For Rose Lokonyen, athletics literally changed her life.
She was living in a refugee camp in Northern Kenya, having fled her native South Sudan in the dead of night when she was only ten years old. While attending a sports day in the camp, a teacher suggested Lokonyen run a 10 km race. With no training, she did so and took second place.
A year later, she lined up with other middle distance runners in the 2016 Summer Olympics in Brazil as part of a team of refugee athletes, the first in the Games’ history.
“Sport has given me hope because being an athlete gives you courage,” she said. “What I can say to my fellow refugees is never give up in life. No one chooses to be a refugee, but as long as you are able, you can do.”
Lokonyen was one of many athletes who took part in discussion about human rights and sports, in particular the Olympic ideal, during the Social Forum. The Forum provides civil society organisations, Member States and intergovernmental agencies the opportunity to interact on an informal level on a variety of subjects and their relationship to human rights.
This year, the link between sport, the Olympic ideal and human rights was the theme. At first glance the connection may not be readily apparent, said, UN High Commissioner for Human Rights Michelle Bachelet. Like human rights, sports are about fairness and equal opportunities. They promote cooperation and empowerment.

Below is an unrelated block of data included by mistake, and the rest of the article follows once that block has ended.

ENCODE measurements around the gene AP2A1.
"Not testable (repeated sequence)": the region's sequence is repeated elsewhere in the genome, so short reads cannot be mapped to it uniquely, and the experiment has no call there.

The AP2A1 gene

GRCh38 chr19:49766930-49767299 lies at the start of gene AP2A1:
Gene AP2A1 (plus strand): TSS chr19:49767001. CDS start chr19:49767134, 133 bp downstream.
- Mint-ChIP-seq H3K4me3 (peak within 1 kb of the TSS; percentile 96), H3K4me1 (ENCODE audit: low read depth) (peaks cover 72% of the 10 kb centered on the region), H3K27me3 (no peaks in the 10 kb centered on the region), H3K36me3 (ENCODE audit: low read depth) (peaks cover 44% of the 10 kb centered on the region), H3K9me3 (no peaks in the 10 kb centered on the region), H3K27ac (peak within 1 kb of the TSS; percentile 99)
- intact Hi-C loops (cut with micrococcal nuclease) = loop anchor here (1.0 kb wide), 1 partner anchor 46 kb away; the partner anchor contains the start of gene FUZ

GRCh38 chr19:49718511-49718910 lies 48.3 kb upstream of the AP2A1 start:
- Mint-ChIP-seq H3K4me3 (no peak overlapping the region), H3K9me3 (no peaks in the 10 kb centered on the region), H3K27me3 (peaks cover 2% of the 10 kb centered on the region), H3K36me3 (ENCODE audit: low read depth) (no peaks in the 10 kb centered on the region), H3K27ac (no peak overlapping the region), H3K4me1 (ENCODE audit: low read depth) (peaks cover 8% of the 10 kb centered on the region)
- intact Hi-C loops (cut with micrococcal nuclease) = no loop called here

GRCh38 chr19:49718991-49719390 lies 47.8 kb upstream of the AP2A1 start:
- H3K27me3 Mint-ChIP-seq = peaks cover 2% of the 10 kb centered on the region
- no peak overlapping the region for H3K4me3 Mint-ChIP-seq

“Sports can become a powerful tool for integration,” she said. “When a newcomer to a country becomes a top athlete, that success inspires respect. But it is not just about a few stars. The integration of many migrants into a new society – including women and people from vulnerable groups – often begins with the language of sports.”
For two-time Olympic gold medalist and Kenyan running legend Kipchoge Keino, sport, human rights and the Olympic ideal are vital much like an athlete’s efficient breathing technique: easy to learn, seamless and natural in practice. Keino, who runs a foundation to provide homes and assistance to vulnerable young athletes from across East Africa, said sports help unite our most basic bond.
“Humanity is the only thing,” he said. “We come into this world with nothing, and we leave with nothing. But in between, we learn.”
Sport is one of the best vehicles for promoting human rights, said Andrew Parsons, President of the International Paralympic Committee. So through the Paralympic movement, which celebrates its 70th anniversary this year, it has become the number one sporting event to drive social inclusion, he said.
“Sport has the unique unifying power to attract and inspire, bringing together and empowering people of all backgrounds, free from discrimination,” Parsons told the Forum.
Sports is also a conduit for identity and culture, said Taily Terena from the World Indigenous Games. Terena, who is a member of the indigenous Terena tribe of Brazil, said participation in the Indigenous Games, shows people outside the community the real face of indigenous people, while at the same time, allowing them to preserve and embrace their traditions.
“People have these images, these stereotypes of indigenous people that we are in the jungle, that we are naked, the same ideas from colonisation,” she said. “But with the games, we provide a bridge. I can use my body painting, my headdress, my earrings -- just as my ancestors. But I can also be at the same time living in a city with my cell phone and wear jeans. I think that this is the link between sport and human rights. In the indigenous games we get to show that we are humans. We can be who we are.”
11 October 2018